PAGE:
The Food and Agriculture Organization is working to promote the use of bioenergy crops in Southeast Asia so that the region may be able to balance the growing need for food and fuel.
Hiroyuki Konuma, FAO assistant director general, said in a statement that such a balance is achievable by sustaining the production of both food and bioenergy crops like sugarcane, tapioca and corn.
“Bioenergy can contribute towards achieving wider and more sustainable energy access,” said Konuma. “The key is to develop bioenergy options sustainably, with the inclusion of small holders and without competition with resources for food production.”
When prices of fossil fuel remain high, the development of Southeast Asia’s biomass resources becomes more attractive, he said.
And to prevent food security from being threatened, what is needed is a multifaceted approach that will promote rural development, mitigate climate change and ensure energy security, Konuma added.
“FAO has been working on the linkages and has developed a support package to assist countries in defining how to sustainably produce biofuels, which are clearly in synchrony with food security,” he said.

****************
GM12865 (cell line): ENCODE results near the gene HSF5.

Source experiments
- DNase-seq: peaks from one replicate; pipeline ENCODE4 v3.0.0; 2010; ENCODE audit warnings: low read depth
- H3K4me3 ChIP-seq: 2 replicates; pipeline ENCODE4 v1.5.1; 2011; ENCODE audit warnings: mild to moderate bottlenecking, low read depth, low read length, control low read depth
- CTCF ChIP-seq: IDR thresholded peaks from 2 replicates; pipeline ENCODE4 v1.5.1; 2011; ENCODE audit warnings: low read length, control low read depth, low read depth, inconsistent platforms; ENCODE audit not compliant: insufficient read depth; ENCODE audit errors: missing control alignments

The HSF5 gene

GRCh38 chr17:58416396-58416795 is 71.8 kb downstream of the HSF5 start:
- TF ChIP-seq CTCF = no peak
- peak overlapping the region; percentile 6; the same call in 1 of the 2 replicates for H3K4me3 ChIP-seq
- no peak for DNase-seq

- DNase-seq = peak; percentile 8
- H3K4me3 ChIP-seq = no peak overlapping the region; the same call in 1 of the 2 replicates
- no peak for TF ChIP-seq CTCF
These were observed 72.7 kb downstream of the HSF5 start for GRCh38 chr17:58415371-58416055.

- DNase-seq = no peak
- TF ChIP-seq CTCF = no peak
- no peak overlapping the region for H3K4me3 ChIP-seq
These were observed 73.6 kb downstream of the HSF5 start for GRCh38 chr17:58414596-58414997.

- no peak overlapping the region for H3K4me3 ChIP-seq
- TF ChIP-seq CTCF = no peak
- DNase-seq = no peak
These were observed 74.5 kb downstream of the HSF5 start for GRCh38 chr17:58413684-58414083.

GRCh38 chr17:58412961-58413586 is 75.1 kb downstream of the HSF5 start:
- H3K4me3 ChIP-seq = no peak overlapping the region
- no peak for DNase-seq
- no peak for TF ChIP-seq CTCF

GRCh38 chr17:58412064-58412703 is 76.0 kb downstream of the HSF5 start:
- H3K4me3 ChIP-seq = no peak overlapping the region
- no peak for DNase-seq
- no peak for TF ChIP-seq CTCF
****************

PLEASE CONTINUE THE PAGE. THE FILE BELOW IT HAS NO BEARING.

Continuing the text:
The United Nations agency is collaborating with the International Energy Agency, International Renewable Energy Agency (Irena), the Netherlands Enterprise Agency and Thailand’s Ministry of Energy.
According to Irena’s Innovation Technology Center, its analysis of the “REmap 2030 (renewable energy roadmap)” shows the potential transformative role of modern sustainable bioenergy—in sectors such as buildings, industry, power and transport—towards the doubling of the share of renewables in the global energy mix by 2030.
“This opportunity allows for energy and agriculture experts to join forces and find solutions,” said Konuma.
The 10 years until 2024 has been declared “Sustainable Energy for All” in support of the UN secretary general’s initiative of the same name.
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